March 14 Mar 14
11:00 AM - 12:00 PM
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Medical Physics Seminar - Eric S Diffenderfer

Physics and radiobiology experiments with proton FLASH

12:00pm – 1:00pm Seminar & Discussion

Zoom Webinar

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Eric S Diffenderfer, PhD, Assistant Professor of Radiation Oncology at the Hospital of the University of Pennsylvania

Dr. Eric Diffenderfer earned a BS in Physics from The Evergreen State College, and an MS in Physics and PhD in Nuclear Physics from Florida State University. His research interests center on preclinical studies with ultra-high dose rate proton beams, proton SARRP development, and machine learning applications in radiation oncology. His clinical responsibilities include proton and X-ray therapy physics and dosimetry. He is board certified by the American Board of Radiology.

Physics and radiobiology experiments with proton FLASH

Ionizing radiation delivered at ultra-high dose rates (UHDR) has been associated with reduced normal tissue toxicity in small animal models when compared with radiation delivered at conventional dose rates. The effect on tumor control is found to be independent of dose rate when comparing UHDR with conventional dose rates in irradiated animal tumor models. This differential normal tissue response and iso-effective tumor response has been dubbed the FLASH effect. FLASH radiation could have a potentially profound effect on cancer treatment if the technology to deliver UHDR radiation can be translated and optimized for clinical use. To this end, we have developed and validated an instrument to deliver UHDR proton beams for preclinical research in small animal models using a research proton beam line on a clinical proton radiotherapy system. We have developed several subsystems to investigate and optimize clinically relevant delivery parameters in small animal models. Among these, a dose monitoring and beam control feedback system was developed to precisely deliver proton dose at UHDR and conventional dose rate. A scattering and beam collimation system was developed to create a symmetric and uniform field with high proton use efficiency for delivering relatively large fields to small animals at all dose rates. A ridge filter was designed, and 3D printed to efficiently modulate proton beam energy and create a spread-out bragg peak. Additionally, an animal scanning system synchronized with beam delivery was developed to investigate spatially and temporally varying dose delivery on the FLASH effect.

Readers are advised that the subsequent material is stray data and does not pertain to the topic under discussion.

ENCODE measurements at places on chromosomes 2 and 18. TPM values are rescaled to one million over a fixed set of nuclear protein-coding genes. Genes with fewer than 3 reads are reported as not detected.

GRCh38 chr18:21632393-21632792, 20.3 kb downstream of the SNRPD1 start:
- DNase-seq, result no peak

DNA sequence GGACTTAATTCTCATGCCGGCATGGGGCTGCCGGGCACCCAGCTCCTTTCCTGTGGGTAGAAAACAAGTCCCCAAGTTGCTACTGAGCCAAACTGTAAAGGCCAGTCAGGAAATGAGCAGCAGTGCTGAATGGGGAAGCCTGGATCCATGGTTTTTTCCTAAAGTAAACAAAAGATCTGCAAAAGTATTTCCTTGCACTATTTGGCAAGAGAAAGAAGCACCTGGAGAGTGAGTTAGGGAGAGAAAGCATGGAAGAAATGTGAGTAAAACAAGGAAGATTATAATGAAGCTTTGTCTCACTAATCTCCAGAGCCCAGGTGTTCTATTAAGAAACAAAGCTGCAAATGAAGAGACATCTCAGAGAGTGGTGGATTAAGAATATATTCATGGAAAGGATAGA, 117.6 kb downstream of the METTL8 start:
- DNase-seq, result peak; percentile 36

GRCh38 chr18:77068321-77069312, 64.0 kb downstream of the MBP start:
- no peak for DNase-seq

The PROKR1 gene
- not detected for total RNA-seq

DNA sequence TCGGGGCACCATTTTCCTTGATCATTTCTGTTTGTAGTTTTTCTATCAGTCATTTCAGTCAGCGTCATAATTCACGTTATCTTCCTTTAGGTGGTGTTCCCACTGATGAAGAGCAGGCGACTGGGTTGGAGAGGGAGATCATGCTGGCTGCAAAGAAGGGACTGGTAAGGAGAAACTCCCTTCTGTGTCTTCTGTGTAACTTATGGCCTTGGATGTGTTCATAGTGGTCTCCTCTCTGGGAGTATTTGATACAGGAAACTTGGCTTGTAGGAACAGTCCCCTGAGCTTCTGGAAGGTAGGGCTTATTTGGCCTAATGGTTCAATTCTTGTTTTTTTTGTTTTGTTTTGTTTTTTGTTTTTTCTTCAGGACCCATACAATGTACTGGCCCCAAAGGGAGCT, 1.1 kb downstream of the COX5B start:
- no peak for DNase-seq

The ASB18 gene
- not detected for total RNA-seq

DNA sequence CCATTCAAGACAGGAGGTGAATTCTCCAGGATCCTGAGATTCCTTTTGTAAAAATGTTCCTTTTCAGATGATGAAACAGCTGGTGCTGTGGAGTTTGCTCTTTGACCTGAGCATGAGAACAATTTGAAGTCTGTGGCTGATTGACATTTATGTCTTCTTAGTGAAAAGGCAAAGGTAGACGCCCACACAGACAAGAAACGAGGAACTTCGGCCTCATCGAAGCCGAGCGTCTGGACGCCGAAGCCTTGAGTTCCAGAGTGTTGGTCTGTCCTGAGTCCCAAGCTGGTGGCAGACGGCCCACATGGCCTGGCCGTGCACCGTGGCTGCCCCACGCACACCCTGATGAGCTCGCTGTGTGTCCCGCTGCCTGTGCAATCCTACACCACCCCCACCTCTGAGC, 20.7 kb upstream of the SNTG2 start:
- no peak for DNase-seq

A video of the presentation will be provided after the event.